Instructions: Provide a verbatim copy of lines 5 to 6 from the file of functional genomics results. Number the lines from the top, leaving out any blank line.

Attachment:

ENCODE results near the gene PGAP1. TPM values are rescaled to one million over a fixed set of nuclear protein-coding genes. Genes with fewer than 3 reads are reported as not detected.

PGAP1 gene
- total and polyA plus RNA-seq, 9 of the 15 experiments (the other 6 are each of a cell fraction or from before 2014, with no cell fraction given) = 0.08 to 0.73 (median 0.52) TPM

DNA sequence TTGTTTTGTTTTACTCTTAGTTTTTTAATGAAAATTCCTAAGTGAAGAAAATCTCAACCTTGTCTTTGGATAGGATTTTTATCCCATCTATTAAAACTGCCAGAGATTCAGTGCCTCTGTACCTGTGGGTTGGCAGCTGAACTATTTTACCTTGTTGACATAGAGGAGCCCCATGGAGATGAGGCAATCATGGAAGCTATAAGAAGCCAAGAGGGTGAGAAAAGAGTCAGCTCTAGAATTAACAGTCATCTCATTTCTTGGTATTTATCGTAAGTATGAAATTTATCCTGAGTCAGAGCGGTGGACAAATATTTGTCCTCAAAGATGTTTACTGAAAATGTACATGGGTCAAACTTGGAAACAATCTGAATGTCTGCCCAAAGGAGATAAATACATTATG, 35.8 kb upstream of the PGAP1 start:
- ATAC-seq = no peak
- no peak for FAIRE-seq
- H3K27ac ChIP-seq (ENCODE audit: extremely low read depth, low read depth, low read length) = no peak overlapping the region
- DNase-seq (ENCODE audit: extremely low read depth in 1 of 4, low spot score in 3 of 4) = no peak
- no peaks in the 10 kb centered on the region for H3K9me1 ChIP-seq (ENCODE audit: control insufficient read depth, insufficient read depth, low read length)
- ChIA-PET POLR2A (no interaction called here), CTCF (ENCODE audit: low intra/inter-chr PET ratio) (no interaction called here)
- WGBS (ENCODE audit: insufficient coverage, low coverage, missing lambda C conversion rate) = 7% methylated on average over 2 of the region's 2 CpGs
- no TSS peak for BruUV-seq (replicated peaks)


- ATAC-seq = no peak
- no peak for FAIRE-seq